Industrialization of the region

Plane at docs cca.1960
Jim Chism
The radio first arrived at Rupert House in 1922 and the first transmission was received form Presbyterian Reverend Hugh Kerr from Pittsburgh. The confirmation from Watt arrived by dogsled a month later. Reception was bad and most often the radio didn’t work. It was only in 1938 that a two-way station was established by the Catholics at Fort George (Morantz, 2002). Bush plane travel picked up towards the end of the 1930s, greatly reducing travel to and from the posts. The first electric light at Rupert Housed arrived for Christmas at the Anglican Church.
 
With the beaver harvesting opened once again in late 1930s, federal agents began to impose harvesting quotas which created conflicts with the Cree hunting practices. Cree hunters maintained their own system of tenure (family traplines) and self-governance even if it often clashed with those of the Agents which followed ‘trends in the number of lodges’ (Feit, 1995). The federal government eventually imposed Indian Act legislation in Cree territory beginning in 1940s by sending Agents to establish band lists, band government structure and Chief and Council elections. It was also at this time that a majority of Cree children were taken to Indian Residential Schools, mainly in Fort George but also in Amos and La Tuque (Feit, 1995). The first elected Chief at Rupert House was Frank Moar in 1947.

Canoe making cca. 1960
Jim Chism
In terms of paid income, Rupert House was one of the biggest posts and therefore employed more Cree than others, mainly for in the canoe brigades with took and brought back supplies and fur from inland posts. In 1929 tractors were making regular trips with freight from Rupert House to Nemiskau. This took place in the winter and Cree were employed to maintain winter roads and trails. With more and more non-Cree coming into the region, mostly for mining prospecting and to build the Canadian National Railroad, significant impact on game population ensued. Partly as a consequence of the slowdown of the fur trade after WWII, more Crees began to seek paid employment. For the Waskaganish Cree, the canoe factory established by Watts in 1923, remained a source of employment well into the 1960s. Since its establishment the factory about 900 canoes were build at Waskaganish. By 1950s outboard motors became available requiring change in construction of the canoes, nevertheless production was maintained at about two canoes per week, worth between $138 and $375 (Morantz, 2002).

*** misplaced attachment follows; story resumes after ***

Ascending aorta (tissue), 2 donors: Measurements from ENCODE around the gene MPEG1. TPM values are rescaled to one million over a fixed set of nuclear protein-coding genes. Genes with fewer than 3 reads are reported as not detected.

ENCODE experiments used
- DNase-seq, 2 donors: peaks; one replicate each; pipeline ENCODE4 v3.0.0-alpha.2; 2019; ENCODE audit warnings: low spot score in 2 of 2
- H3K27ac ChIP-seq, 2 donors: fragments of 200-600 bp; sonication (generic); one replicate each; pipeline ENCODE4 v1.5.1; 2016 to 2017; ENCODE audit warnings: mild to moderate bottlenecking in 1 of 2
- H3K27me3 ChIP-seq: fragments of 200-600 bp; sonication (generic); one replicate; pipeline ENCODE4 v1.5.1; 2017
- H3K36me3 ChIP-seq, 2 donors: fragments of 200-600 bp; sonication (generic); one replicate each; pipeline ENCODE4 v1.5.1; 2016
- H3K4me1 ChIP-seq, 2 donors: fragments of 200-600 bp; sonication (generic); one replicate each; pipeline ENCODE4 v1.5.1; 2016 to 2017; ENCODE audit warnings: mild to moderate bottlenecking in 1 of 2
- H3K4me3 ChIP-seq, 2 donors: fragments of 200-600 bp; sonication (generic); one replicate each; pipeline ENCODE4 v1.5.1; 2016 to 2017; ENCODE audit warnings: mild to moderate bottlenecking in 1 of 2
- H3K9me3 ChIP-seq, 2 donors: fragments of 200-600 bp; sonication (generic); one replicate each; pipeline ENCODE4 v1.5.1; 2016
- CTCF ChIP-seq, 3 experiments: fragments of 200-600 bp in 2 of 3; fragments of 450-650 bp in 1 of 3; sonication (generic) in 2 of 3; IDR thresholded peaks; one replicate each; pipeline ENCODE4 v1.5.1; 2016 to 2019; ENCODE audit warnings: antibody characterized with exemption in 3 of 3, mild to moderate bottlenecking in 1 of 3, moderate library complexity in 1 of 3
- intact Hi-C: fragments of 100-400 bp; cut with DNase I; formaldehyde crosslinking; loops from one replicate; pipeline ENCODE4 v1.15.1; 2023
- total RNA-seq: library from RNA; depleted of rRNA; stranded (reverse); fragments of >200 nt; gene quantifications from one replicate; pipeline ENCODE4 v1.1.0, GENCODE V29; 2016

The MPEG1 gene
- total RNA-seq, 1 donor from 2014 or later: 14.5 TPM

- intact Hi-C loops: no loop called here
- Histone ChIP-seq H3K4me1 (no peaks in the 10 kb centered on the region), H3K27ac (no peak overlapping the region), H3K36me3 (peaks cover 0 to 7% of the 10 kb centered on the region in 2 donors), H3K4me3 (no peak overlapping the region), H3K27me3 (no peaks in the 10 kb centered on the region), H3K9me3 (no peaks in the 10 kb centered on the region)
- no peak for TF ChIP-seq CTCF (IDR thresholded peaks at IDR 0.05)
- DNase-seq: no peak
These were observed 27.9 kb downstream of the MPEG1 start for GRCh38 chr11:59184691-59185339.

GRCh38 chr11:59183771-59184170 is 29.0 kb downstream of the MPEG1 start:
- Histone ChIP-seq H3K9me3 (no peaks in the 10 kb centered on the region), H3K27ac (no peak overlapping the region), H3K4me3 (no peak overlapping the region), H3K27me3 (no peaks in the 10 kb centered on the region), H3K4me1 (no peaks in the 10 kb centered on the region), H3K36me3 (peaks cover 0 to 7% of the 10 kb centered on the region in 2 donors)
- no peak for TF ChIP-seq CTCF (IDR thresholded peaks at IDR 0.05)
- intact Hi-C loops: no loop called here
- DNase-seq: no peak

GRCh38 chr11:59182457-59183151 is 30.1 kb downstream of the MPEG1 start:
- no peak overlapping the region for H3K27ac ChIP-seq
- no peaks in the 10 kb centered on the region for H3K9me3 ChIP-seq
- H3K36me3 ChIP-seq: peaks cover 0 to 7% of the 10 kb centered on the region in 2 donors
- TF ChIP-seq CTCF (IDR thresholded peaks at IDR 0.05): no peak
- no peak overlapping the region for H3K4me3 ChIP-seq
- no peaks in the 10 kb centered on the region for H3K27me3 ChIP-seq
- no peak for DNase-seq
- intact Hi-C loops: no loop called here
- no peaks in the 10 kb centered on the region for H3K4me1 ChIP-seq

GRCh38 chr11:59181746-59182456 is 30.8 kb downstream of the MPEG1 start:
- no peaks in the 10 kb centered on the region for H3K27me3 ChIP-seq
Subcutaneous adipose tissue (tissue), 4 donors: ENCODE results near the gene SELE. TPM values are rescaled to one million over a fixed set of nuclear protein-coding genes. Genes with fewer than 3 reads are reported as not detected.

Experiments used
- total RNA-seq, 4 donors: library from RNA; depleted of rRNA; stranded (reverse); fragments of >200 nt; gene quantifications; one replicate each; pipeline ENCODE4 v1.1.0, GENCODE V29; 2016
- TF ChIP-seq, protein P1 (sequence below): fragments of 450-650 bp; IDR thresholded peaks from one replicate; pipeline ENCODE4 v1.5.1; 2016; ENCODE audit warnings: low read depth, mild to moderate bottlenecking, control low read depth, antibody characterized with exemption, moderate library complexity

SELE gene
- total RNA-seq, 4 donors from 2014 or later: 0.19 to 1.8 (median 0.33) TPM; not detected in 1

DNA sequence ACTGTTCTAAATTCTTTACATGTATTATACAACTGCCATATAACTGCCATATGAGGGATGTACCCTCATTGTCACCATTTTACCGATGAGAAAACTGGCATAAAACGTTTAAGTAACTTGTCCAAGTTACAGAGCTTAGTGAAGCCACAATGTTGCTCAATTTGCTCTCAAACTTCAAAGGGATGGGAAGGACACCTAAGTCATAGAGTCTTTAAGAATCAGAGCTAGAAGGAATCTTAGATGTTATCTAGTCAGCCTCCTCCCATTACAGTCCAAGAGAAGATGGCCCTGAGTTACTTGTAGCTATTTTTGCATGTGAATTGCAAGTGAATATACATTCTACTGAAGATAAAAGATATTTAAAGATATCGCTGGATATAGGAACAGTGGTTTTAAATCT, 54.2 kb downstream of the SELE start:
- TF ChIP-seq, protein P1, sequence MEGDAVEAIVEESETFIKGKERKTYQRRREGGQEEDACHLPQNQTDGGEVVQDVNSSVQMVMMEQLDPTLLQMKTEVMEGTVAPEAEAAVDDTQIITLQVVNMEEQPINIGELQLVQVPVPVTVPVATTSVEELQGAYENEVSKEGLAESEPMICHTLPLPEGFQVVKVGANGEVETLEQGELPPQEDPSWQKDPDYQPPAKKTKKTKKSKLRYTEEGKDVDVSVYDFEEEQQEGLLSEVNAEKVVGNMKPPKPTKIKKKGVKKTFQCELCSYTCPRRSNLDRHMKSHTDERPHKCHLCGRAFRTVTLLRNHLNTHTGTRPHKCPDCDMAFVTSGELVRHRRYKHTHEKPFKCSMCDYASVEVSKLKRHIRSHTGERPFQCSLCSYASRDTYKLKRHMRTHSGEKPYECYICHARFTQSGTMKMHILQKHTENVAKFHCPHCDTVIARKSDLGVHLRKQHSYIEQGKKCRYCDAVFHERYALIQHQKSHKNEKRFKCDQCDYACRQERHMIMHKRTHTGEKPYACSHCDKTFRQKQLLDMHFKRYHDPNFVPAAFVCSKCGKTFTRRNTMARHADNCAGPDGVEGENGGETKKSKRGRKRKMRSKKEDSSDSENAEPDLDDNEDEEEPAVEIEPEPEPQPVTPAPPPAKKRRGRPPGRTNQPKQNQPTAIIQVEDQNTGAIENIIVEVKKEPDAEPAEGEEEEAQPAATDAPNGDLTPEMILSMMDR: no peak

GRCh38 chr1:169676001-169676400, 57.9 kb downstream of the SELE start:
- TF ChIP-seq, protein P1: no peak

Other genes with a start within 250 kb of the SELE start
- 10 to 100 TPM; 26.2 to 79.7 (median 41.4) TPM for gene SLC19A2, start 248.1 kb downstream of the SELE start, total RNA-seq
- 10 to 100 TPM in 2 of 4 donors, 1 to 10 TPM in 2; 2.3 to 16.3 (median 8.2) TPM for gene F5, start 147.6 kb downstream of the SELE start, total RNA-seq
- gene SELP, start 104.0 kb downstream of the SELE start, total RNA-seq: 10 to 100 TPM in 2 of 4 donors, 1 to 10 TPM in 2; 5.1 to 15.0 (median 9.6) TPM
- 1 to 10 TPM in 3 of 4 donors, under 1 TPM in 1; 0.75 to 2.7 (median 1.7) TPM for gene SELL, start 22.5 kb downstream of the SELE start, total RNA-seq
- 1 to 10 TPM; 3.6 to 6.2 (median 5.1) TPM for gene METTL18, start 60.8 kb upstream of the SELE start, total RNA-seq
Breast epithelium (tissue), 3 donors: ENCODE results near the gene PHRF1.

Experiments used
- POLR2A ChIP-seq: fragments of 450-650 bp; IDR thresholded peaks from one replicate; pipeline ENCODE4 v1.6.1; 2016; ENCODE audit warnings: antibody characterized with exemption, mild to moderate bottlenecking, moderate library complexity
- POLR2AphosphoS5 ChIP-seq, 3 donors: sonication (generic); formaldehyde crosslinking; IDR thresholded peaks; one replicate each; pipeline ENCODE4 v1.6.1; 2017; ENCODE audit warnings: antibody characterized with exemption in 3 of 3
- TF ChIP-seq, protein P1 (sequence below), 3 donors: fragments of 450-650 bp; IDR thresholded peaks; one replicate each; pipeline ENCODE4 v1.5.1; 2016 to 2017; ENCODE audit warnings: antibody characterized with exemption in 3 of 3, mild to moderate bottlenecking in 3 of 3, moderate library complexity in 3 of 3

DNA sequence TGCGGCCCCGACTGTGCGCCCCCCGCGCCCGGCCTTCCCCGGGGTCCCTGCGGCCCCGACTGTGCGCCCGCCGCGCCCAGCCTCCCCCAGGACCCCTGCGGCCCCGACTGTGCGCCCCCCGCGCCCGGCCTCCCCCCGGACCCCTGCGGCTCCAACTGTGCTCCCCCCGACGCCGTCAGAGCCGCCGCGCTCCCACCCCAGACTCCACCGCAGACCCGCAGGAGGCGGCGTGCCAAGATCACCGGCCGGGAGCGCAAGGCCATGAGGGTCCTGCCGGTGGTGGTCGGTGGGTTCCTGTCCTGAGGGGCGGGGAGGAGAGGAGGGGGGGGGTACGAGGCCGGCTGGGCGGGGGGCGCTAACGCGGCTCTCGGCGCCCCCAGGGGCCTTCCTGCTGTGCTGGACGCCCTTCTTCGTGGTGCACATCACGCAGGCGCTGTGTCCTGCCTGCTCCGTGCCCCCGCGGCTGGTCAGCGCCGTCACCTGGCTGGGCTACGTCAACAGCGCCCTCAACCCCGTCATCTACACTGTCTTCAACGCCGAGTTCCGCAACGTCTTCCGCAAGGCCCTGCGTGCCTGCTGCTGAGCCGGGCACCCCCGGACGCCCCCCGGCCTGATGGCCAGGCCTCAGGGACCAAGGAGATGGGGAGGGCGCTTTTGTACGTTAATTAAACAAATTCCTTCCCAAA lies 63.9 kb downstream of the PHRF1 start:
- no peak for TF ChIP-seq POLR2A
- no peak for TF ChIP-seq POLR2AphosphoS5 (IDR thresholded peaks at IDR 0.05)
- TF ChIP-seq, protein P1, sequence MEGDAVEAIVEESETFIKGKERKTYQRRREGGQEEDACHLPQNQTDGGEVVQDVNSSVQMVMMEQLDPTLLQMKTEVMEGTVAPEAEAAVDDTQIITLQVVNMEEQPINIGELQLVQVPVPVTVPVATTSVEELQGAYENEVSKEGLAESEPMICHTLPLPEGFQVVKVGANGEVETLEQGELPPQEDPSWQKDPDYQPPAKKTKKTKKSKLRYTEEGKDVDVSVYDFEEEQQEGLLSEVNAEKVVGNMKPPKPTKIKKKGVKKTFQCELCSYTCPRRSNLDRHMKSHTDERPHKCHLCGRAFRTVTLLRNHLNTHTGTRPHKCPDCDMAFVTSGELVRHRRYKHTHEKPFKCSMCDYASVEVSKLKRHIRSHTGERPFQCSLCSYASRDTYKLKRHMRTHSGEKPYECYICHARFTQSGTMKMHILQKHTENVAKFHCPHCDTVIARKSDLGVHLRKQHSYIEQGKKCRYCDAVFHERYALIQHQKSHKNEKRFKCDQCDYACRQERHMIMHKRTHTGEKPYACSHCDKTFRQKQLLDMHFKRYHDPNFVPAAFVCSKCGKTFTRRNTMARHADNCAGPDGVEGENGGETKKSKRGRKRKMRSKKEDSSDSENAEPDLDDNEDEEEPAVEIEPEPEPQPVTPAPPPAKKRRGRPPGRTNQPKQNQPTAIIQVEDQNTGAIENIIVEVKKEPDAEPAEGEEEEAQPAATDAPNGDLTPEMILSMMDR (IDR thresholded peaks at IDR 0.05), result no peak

After WWII the federal government and the Anglican mission began investing in the community expansion. Housing, a new Church, a community hall, a freezer facility and a school were among the most important elements of the construction boom in the community. Many families also contributed financially to the community hall and built a memorial to James Watt (Morantz, 2002).

Sources
Morantz, Tobi. The White Man's Gonna Getcha: The Colonial Challenge to the Crees in Quebec. McGill-Queen's Native and Northern Series #30. Montreal: McGill-Queen's University Press, 2002.
Preston, Richard J. Cree Narrative, Expressing the Personal Meaning of Events (Second Edition). Montreal: McGill-Queen's University Press, 2002.
Feit, Harvey. 2005. "Re-Cognizing Co-Management as Co-Governance: Histories and Visions of Conservation at James Bay." Anthropologica. 47 (2): 267-288.